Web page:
Investigating our variable Universe: from AGN variability to the quest for exoplanets
Dr. Lia Aleksandrović-Sartori (ETH Zurich, Institute for Particle Physics and Astrophysics)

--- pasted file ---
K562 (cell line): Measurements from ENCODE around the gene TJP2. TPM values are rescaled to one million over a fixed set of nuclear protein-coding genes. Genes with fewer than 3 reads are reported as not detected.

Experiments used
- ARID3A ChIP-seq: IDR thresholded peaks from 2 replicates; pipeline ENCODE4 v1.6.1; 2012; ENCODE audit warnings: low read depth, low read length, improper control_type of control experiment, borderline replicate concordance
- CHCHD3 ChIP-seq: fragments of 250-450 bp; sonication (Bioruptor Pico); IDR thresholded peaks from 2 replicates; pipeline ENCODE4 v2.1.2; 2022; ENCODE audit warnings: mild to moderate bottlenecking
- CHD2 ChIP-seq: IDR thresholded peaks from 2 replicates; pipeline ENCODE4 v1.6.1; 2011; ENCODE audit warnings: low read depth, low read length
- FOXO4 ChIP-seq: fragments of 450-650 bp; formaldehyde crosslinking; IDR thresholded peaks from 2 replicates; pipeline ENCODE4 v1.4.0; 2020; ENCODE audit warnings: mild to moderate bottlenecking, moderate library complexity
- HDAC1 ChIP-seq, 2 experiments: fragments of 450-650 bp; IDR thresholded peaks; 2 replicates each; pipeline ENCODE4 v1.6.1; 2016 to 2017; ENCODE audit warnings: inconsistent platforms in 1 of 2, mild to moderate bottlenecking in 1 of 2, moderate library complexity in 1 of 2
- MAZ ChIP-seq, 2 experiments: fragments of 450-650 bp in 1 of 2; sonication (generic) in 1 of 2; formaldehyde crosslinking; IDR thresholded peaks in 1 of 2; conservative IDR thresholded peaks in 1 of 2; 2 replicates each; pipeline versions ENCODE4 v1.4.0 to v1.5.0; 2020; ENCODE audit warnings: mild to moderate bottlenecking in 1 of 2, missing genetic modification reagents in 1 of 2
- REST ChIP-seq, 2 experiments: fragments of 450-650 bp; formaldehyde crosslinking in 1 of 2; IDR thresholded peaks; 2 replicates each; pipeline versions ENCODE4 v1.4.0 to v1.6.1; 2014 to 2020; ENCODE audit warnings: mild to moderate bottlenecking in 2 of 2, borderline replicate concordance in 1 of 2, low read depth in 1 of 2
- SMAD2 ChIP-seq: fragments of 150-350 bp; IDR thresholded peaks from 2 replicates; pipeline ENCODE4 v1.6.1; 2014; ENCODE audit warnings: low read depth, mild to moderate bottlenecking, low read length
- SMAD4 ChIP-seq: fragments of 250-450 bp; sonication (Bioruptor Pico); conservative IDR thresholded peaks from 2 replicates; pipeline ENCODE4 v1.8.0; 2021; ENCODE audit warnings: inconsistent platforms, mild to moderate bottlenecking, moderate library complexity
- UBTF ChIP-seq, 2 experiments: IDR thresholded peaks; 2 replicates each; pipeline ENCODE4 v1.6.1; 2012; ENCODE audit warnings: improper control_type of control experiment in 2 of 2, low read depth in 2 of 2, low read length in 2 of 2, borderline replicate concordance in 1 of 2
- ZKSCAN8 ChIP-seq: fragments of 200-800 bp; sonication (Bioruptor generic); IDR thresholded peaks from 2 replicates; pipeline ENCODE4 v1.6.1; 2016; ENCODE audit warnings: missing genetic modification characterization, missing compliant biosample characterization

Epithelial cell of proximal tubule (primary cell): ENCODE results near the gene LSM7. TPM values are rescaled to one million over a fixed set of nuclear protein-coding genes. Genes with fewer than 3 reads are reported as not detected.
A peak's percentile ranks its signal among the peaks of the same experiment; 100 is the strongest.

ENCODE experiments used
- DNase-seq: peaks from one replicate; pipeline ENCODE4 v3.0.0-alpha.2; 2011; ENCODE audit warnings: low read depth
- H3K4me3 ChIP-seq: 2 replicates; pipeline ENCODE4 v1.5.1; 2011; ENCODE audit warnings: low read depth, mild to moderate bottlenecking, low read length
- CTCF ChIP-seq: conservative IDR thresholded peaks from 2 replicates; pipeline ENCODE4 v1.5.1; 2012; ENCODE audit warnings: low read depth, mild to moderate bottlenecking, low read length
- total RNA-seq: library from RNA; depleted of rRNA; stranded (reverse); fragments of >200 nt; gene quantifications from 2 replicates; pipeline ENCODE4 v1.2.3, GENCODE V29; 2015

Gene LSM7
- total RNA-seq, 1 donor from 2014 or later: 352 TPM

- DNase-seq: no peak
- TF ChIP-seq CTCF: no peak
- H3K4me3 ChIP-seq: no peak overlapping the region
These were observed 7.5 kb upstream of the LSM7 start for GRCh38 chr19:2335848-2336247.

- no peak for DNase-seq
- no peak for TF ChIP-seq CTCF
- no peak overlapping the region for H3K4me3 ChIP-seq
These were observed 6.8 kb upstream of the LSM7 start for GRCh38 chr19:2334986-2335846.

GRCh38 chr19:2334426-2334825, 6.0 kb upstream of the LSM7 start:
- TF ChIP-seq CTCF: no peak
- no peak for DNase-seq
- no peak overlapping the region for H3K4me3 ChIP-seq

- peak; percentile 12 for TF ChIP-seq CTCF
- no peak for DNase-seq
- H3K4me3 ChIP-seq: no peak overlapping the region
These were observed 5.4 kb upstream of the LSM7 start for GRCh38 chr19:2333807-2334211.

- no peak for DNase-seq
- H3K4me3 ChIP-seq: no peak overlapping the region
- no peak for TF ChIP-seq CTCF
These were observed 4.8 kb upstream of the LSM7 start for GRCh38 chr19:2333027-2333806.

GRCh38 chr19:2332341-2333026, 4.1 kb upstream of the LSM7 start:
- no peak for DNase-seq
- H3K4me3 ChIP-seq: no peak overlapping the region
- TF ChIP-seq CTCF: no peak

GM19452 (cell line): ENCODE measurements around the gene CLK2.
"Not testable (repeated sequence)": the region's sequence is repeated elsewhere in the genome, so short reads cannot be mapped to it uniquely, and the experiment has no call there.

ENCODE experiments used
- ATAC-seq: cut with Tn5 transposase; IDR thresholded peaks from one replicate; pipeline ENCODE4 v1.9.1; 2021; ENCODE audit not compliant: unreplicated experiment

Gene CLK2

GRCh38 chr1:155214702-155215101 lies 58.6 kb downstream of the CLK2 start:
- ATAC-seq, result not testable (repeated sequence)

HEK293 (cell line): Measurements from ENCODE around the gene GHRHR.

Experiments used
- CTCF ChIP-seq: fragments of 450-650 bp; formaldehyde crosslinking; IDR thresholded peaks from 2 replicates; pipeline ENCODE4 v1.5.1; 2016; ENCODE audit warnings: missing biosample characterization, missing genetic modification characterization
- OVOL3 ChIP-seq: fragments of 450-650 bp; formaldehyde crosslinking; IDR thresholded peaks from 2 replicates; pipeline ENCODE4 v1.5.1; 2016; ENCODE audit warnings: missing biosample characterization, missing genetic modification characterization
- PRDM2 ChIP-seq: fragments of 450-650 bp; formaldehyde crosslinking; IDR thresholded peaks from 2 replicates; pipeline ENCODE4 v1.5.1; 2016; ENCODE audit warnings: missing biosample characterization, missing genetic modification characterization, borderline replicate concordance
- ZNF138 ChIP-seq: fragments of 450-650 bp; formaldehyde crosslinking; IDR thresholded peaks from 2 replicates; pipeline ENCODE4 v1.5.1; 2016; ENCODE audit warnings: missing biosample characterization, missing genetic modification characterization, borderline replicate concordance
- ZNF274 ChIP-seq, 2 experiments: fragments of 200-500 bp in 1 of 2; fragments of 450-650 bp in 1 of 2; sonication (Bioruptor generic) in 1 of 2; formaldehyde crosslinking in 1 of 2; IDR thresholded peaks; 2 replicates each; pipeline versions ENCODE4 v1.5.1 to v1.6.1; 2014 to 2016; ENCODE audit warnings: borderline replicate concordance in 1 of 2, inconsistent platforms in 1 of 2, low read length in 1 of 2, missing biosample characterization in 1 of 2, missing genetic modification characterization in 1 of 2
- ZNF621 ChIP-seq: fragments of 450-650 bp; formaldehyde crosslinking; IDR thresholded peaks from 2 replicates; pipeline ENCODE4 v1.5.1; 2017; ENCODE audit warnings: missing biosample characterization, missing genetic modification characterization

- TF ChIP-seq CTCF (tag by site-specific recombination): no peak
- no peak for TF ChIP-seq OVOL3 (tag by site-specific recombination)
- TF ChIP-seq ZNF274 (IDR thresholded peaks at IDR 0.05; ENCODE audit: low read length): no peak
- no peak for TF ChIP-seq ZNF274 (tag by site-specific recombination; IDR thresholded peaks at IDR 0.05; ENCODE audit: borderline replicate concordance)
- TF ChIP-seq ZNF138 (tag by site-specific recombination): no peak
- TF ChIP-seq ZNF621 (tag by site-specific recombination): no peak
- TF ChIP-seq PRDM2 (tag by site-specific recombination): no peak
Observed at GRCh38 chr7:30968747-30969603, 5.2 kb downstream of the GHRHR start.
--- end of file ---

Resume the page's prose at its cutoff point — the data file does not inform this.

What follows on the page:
Variability is ubiquitous in our Universe and can be observed or inferred in different objects at all timescales, from minutes to billions of years. In this talk I will illustrate how spatially resolved optical spectroscopy, combined with high quality X-ray data, can be used to probe active galactic nuclei (AGN) variability on timescales greater than 10^4 yr. I will then present a framework which allows us to test if and how variability in different AGN and at different timescales can be linked and explained based on the distribution of the Eddington ratio (ER) among the galaxy population, and discuss possible applications of this model. In the second part of the talk I will show how techniques similar to those applied to AGN variability can enable us to search for extrasolar planets, and how satellites usually devoted to exoplanets search can be used to investigate AGN variability.